word-mntn (Costa Head), poem AF, photograph AP, 2011
This sequence of poems was first published in Entanglements, an anthology of poems on ecological themes, edited by David Knowles and Sharon Blackie (Two Ravens press, 2012).
The text sifts through a series of field-trips to sites associated with renewable energy, most important of all, Costa Head, which I have written about it more detail on one of the Skying blogs. Costa Head, Orkney is on the north-east tip of the Orkney Mainland; it was formerly an experimental test station for wind power and the site of Britain’s first windmill turbine, c. 1950, established by E. W. Golding, the innovative director of the British Electrical and Allied Industries Research Association, unsung pioneer of renewable energy in the U.K. The next hill along is Burgar Hill, Orkney, a pioneering wind turbine test site of the 1980’s.
I was lucky enough to have the good company of Alistair Peebles, of the parish of Harray, and Laura Watts, on these visits, and gained much from their insights. Alistair's photograph of Costa viewed from Rousay gives a sense of what Golding saw in the hill.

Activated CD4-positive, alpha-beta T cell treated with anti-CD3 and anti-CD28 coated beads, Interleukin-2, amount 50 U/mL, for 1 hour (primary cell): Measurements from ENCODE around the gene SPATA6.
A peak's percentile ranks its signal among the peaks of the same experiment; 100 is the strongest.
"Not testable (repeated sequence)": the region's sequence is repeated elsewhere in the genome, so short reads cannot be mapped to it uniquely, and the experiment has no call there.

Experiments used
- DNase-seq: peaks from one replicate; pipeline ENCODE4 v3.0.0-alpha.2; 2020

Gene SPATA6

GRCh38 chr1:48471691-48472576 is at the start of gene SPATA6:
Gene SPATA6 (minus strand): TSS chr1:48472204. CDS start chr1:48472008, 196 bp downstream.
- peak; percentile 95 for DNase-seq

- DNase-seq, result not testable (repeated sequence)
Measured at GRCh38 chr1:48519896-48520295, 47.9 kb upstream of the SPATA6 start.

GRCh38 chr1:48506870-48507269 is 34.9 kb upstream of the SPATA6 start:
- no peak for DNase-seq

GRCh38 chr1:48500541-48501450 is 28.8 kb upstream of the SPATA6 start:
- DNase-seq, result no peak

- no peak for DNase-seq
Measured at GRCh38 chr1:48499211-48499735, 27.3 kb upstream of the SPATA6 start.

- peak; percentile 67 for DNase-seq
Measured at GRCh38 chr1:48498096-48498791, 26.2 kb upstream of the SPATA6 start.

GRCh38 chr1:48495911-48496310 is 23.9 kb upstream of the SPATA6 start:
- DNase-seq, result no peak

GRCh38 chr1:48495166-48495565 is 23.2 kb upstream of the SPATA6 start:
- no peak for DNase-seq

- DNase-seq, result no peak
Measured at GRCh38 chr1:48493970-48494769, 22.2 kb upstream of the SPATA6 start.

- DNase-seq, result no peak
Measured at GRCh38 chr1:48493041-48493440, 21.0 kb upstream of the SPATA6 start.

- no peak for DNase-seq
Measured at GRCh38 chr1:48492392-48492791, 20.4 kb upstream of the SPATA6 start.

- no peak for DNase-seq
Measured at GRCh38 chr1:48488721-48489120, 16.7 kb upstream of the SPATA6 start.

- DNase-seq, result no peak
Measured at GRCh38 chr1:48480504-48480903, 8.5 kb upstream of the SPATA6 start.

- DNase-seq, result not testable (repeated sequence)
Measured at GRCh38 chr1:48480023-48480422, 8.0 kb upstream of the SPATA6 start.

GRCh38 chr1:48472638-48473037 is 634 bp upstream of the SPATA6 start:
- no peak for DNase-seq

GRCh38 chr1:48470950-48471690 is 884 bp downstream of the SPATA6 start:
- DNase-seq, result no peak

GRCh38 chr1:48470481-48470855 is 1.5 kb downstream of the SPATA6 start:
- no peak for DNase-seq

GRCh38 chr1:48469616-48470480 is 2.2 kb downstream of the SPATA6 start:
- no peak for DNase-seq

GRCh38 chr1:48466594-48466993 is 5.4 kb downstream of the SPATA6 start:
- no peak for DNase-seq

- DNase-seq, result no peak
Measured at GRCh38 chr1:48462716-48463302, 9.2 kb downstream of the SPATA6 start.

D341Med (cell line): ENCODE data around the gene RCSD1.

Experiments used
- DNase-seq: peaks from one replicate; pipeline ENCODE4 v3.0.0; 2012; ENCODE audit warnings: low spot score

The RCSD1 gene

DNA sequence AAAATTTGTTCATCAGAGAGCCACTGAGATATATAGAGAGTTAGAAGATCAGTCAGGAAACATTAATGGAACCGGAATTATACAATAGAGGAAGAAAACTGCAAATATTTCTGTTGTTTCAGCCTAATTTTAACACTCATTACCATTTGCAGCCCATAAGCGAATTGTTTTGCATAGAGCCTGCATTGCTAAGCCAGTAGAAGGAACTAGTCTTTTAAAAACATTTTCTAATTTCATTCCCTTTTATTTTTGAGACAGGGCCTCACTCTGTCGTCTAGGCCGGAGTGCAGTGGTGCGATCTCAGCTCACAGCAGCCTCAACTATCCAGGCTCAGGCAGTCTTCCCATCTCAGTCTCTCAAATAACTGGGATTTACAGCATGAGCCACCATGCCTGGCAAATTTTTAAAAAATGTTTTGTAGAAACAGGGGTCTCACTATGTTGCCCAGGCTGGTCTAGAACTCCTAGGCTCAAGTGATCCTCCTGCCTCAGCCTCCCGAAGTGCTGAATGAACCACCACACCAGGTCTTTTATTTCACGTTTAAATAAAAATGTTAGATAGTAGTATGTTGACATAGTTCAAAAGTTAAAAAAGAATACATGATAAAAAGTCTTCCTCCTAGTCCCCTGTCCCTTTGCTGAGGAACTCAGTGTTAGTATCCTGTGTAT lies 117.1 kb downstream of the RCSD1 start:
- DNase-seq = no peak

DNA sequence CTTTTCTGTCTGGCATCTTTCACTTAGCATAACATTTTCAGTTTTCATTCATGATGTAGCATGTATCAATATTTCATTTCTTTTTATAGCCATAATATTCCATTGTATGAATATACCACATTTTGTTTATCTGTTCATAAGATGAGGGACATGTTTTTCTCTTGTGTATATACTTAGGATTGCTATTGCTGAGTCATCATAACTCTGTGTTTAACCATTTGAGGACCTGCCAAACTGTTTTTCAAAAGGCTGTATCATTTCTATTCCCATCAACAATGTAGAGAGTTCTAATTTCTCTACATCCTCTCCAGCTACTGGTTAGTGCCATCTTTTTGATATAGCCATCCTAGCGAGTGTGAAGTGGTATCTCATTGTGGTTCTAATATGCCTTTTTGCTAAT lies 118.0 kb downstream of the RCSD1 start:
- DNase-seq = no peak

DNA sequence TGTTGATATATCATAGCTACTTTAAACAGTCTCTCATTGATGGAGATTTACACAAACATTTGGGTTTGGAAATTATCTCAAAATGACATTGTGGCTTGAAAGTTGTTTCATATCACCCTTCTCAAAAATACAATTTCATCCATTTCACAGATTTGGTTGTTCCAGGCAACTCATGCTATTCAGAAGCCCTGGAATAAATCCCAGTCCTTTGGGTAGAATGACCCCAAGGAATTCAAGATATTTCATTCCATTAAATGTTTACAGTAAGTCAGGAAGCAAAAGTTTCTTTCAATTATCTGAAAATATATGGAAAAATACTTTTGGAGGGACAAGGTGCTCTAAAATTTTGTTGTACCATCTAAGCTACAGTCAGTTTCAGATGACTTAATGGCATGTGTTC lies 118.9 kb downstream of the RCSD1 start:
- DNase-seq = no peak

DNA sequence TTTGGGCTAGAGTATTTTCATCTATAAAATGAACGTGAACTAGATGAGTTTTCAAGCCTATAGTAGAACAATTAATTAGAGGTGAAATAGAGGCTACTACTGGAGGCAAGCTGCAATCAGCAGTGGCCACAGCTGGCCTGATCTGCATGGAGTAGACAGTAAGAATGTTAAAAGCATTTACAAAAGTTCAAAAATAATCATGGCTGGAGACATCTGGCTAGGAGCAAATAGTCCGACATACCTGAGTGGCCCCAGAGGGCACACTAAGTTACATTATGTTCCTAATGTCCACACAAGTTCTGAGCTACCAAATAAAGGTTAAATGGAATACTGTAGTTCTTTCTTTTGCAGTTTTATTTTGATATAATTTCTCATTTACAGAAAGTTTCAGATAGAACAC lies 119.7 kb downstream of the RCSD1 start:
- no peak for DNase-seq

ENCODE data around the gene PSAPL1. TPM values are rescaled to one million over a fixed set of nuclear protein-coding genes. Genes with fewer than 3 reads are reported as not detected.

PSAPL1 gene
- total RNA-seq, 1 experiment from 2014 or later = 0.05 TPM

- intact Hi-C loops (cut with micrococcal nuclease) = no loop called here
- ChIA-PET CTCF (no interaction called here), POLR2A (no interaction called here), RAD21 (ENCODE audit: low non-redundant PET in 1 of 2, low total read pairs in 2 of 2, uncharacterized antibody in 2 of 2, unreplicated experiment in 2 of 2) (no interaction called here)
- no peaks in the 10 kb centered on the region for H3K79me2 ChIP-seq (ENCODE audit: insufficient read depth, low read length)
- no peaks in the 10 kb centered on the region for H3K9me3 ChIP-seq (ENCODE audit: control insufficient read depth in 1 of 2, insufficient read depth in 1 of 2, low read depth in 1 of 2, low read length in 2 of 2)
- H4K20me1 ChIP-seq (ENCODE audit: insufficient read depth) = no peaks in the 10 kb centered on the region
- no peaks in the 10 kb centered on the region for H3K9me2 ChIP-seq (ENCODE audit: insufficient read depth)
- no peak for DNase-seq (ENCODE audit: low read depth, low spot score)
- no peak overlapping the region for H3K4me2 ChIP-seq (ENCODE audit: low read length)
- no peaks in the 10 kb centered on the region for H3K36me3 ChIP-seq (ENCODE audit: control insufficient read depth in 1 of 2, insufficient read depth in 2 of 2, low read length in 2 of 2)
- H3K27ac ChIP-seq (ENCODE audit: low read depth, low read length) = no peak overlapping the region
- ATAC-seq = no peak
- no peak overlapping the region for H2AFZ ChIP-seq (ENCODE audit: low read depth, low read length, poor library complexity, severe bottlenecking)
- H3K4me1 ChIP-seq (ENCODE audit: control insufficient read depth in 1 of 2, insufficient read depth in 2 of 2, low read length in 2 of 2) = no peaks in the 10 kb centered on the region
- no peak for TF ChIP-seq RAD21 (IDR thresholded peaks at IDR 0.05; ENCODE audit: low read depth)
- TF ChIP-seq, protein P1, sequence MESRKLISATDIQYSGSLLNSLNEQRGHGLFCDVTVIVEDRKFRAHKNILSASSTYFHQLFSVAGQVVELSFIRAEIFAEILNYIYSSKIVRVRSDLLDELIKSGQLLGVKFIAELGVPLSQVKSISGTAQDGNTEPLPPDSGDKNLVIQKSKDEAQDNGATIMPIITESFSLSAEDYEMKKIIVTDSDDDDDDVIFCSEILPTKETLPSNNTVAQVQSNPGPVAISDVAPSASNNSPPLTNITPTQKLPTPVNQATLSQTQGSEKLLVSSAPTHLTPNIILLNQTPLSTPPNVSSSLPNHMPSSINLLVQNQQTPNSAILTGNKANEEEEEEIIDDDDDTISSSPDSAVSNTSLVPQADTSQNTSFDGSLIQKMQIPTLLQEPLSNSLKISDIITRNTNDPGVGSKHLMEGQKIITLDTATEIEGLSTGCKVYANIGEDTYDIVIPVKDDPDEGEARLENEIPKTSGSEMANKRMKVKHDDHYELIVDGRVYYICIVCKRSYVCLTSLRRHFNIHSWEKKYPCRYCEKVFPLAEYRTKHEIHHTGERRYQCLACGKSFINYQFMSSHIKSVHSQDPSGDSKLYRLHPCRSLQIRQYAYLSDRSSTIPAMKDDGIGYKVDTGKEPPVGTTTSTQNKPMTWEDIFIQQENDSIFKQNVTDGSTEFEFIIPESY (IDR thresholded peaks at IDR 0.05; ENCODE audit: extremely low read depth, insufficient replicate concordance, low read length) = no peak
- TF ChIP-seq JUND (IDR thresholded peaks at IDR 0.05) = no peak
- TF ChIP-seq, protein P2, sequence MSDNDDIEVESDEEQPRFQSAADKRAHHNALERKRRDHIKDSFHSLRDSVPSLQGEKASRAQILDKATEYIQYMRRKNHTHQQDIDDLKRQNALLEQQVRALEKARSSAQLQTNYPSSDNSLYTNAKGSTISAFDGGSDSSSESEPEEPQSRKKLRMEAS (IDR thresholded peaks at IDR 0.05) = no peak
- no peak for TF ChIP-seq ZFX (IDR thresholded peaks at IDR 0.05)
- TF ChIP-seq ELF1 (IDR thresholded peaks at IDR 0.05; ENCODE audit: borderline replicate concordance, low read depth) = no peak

This particular technology begins where we hear and feel the wind: I was struck at the detail of Golding's statistics studying the force and behaviour of gusts on Costa Head – information that it no easy task to collect in the pre-computer age – and his attempts to understand what weight of steel would bear the load.
Golding's windmill fell, but his ideas endured.
I say can you hear the wind?
she says it’s the wind
is an invisible influence
that would pass unknown
of strewn leaves
and whine of wires
that the night mixes
and the juddering rattle
of its pinched blades
we know there will be
no end to change
can be reduced to a continuum
of needle & spindle
windmill rotors sweep
their tips against the orison
modulating a measure of weather
on the climactic fringe
of the carbon era
of cloud over Aegean atolls
marked by wind-towers
someday each isle will be under sail
with a turbine of its own
the three blades of each island
turbine are turning, ushering
in another triquetra era
so did knowledge, manifest
in the azure prospect of Burgar Hill
their arms over and again
like big kids in the sun
facts and figures were exchanged
with pioneers around the globe
demonstrating how time and motion
could contain a sustaining logic
that set the wind-towers revolving
and produced the profusion of designs
in the mirr of the outset isles
in today’s winds & tomorrow’s gales
Entanglements, Two Ravens press (2012)
cover image by Doug Robertson